Bacteriophages may be readily concentrated from crude lysates of infected bacteria after addition of polyethylene glycol (PEG). A general procedure is presented which can be used for lysate volumes of 17 liters or more with nearly quantitative recovery of infectivity over a wide range of phage titers (105 to 1013PFU/ml). All the bacteriophages tested (λ, T4, T7, P22, fd, φX174, R17) are efficiently removed from solution by simple settling at concentrations of PEG 6000 between 2% and 10%. Bacteriophage pellets are redissolved in a small amount of buffer, allowing 100-fold concentration of the original lysate.
While lower molecular weight polyethylene glycols are much less effective for concentrating bacteriophages than the PEG 6000 used, the efficiency is relatively insensitive to changes in pH and ionic strength. Asymmetric particles (tobacco mosaic virus and bacteriophage fd) are especially susceptible to PEG, and they can be purified from more symmetrical particles at low PEG 6000 concentrations (2% or less).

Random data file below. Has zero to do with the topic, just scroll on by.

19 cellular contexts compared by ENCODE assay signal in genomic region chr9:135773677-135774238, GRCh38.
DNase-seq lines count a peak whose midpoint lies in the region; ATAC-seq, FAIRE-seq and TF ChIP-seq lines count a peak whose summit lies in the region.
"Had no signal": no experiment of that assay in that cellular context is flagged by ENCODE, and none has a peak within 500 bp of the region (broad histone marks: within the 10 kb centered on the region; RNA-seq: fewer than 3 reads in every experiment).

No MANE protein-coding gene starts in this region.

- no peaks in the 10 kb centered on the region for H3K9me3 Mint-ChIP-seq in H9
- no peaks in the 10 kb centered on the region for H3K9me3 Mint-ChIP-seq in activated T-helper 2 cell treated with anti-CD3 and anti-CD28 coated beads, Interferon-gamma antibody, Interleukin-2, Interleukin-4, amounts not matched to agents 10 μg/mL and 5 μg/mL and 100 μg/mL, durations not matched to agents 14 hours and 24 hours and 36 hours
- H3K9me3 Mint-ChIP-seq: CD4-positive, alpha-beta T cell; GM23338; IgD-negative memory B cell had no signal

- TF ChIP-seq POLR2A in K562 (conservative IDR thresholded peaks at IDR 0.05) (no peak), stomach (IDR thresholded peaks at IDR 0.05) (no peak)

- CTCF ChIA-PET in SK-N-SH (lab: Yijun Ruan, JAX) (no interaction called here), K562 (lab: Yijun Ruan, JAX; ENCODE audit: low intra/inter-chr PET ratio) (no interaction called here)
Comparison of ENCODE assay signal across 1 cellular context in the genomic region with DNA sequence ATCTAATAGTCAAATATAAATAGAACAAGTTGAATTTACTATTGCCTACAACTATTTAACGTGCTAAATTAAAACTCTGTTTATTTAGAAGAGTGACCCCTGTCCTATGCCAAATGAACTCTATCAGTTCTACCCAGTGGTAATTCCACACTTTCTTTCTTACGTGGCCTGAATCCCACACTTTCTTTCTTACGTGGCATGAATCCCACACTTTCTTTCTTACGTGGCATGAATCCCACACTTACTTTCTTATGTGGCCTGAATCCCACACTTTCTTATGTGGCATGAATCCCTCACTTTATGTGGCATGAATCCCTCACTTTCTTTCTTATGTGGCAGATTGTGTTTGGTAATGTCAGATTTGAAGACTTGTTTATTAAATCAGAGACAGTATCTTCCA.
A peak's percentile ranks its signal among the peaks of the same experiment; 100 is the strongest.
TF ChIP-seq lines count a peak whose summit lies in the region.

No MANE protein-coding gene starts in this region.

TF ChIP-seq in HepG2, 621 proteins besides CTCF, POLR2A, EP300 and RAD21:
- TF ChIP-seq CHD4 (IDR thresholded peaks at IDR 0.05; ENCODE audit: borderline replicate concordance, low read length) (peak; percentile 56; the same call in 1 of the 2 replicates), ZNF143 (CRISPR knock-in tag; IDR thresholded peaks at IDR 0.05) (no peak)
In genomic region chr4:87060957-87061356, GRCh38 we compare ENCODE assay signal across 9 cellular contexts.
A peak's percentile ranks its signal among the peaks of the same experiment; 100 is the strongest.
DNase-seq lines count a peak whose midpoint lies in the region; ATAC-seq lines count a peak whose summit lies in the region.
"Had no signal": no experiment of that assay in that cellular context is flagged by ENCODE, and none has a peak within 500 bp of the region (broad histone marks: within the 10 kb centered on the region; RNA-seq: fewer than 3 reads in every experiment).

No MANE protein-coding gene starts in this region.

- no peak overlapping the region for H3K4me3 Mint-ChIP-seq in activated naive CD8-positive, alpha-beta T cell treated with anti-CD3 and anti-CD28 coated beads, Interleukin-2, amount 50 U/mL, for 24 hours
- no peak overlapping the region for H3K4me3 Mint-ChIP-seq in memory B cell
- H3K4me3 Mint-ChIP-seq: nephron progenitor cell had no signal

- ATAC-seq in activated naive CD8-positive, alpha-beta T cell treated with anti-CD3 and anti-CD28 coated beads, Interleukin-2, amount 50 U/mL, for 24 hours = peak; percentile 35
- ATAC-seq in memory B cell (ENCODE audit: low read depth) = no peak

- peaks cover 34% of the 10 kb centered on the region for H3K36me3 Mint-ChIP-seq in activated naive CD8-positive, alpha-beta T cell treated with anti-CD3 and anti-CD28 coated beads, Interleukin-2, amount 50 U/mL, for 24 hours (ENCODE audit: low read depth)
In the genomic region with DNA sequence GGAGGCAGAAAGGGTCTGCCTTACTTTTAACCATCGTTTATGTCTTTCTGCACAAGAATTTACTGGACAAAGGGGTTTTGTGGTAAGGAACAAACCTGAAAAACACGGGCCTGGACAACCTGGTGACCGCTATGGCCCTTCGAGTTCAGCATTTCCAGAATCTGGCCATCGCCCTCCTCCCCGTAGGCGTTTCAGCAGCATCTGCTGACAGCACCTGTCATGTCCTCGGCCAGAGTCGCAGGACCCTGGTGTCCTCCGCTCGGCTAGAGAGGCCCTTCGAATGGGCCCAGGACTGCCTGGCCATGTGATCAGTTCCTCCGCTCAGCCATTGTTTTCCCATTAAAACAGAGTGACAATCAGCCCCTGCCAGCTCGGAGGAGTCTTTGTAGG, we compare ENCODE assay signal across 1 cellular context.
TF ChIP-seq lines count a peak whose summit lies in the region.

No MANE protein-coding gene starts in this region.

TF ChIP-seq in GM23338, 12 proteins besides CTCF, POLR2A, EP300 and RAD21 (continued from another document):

Although the exact mechanism by which bacteriophages can be concentrated with PEG is unknown, a phase partition rather than a normal precipitation reaction seems to be involved, since the fraction of infective phages removed from solution by a fixed concentration of PEG is nearly invariant to changes in bacteriophage concentration over as much as a 108-fold range. Extension of this method to concentration and purification of other viruses and nucleic acids, as well as some preliminary mechanistic studies, are discussed.
Available at: http://works.bepress.com/larry_lawhorne/45/